acres in wheat than ever before. Some
will experiment with several new varieties
of the creal. * .
J. Russell Hemner, perhaps the only di-
plomaed hypnotist in Lincoln county, is
sorjourning in Missouri, and being a bach-
lor he still wrestles with the question, "is
married life a failure?"
John Oiler, the expert metalurgist, of
Keokuk'township says: "I know that the
Wichita mountains contain millions of gold
and other precious minerals, and I shall
try to get my share of the hidden treasure."
It is passing strange that so few farmers
of southeastern Oklahoma planted '^room-
corn seed, considering the high price of
the brush, and that broomcorn like all other •
members of the cane family never fails in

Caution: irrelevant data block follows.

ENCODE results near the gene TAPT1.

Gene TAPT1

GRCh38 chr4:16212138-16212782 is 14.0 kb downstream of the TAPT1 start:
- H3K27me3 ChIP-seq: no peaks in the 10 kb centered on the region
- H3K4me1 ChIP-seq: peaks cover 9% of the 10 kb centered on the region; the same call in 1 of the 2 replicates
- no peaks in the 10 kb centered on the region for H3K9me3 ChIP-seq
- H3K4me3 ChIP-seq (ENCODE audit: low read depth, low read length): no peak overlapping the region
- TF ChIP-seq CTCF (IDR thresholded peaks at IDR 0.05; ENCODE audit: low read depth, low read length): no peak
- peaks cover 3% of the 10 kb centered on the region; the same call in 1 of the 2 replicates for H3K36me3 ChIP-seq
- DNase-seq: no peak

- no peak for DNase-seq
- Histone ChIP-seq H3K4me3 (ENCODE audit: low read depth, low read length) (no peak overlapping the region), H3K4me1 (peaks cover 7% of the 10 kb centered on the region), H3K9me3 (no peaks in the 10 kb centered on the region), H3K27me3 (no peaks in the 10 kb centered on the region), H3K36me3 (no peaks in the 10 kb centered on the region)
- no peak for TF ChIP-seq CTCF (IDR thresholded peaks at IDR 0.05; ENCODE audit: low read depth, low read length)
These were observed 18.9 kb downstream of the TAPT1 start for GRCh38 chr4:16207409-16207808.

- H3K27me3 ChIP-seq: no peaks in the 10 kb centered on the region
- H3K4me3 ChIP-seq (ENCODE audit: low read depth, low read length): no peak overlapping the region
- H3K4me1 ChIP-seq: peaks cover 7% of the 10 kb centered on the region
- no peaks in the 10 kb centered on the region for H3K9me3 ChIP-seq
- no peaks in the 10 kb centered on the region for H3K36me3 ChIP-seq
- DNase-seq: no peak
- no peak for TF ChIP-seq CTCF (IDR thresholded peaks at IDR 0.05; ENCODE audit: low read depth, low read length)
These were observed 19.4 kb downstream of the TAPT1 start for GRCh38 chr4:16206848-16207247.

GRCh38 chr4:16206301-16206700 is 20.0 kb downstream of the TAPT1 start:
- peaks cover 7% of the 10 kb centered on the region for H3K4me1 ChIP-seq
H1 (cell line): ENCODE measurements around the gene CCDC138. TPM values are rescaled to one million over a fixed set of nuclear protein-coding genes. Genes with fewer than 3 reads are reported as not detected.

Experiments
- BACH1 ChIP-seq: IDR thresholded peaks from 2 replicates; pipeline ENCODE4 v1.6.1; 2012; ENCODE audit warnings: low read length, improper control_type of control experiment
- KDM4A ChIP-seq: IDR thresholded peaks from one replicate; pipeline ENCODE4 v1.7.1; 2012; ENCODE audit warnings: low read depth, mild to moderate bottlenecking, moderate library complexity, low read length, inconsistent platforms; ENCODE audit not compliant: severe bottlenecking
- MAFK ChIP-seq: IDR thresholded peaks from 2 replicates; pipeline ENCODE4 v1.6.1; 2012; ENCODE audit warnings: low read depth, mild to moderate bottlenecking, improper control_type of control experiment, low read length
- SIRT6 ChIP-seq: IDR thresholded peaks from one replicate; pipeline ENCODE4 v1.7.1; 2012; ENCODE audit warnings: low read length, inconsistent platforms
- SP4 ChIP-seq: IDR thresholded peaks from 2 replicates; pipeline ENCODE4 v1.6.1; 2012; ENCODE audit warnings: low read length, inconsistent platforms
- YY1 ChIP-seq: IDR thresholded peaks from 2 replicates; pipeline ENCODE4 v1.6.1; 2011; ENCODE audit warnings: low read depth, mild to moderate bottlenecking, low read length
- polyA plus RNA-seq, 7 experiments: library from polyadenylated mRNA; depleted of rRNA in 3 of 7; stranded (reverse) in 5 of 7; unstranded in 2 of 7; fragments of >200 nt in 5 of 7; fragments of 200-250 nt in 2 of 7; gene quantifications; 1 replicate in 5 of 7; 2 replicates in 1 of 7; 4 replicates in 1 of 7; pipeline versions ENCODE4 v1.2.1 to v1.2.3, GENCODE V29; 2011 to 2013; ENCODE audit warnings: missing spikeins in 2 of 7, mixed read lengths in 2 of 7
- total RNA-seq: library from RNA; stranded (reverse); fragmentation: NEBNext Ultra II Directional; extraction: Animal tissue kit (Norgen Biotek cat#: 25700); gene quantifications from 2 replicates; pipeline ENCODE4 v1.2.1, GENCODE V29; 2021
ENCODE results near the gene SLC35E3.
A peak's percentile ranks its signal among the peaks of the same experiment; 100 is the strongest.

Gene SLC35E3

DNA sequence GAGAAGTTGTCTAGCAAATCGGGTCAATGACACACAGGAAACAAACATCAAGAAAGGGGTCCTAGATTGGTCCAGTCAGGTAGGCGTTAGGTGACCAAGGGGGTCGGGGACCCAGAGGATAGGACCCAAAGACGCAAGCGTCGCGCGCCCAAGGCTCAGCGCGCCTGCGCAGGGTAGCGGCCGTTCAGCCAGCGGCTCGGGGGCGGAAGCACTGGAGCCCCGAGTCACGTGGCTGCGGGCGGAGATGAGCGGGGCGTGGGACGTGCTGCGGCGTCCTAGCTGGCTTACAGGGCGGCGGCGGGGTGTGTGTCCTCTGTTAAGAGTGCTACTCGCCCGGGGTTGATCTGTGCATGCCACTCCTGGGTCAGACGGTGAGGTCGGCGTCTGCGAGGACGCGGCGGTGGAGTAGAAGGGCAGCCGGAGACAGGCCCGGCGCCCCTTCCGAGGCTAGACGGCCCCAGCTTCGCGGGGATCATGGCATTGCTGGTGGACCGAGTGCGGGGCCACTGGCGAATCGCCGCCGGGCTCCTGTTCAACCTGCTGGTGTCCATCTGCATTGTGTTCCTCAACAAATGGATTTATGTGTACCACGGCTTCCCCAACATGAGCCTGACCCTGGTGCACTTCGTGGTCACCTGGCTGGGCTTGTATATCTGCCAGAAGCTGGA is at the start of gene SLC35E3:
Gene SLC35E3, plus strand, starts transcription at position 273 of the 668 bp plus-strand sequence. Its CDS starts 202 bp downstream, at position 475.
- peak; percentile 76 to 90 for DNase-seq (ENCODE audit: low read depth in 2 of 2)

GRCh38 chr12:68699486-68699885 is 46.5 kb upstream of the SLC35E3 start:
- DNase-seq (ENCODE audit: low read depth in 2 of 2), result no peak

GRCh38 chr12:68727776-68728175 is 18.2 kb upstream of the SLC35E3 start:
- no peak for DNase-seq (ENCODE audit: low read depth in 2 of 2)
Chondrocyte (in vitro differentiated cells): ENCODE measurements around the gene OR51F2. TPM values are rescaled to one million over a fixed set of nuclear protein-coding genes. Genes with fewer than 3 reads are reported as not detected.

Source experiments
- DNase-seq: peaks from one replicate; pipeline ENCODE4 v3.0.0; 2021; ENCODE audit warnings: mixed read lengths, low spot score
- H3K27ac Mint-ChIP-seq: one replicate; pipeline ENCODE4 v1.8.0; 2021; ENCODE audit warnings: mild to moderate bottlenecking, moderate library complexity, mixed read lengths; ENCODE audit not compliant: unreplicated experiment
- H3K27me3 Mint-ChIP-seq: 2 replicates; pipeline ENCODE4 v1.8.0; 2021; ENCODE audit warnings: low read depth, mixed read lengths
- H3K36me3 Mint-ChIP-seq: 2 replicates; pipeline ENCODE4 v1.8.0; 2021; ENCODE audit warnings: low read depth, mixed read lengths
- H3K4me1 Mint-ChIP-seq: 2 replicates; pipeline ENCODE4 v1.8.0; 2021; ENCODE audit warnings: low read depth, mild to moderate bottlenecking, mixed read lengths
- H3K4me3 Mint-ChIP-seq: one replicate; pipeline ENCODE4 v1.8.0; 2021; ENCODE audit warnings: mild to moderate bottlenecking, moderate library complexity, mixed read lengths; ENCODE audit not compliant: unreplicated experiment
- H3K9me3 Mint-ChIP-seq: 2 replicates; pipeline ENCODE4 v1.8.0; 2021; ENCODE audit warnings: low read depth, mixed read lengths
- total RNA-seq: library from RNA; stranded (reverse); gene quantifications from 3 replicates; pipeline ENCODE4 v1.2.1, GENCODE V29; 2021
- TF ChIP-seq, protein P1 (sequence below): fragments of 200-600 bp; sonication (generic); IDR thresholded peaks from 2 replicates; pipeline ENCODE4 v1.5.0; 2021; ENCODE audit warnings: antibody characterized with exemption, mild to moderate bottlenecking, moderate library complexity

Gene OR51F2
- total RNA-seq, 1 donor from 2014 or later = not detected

J. C. Pringey and ar oiher gentleman are
gathering the statistics of livestock and
other produce of the farmers in eastern
Lincoln county. They claim to be gather-
ing the information for the Santa Fe rail-
A certain gentleman of Cimarron town-
ship, Payne county, is doubtless the Belgian
harelsing of the territory. He has over 200
of the cute animals, and feeds shelters
them with great care. He values some of
them at $50 apiece.
Several ladies and gentlemen of Keokuk
township will attempt to organize a literary
society in Stroud, and try to compete with
Chandler for the laurels of culture and in-
tellectual eminence. Every friend of cor-
rect civilization will help the greatly-needed
A venerable, closely-shorn Ozaukee from
Euchee creek slowly opened his mouth dur-
ing Jhe protracted furnace-hot spell and
said: "It was'much hotter and drier long
ago when my forefathers lived north of
Chicago. Then all the grass on the ground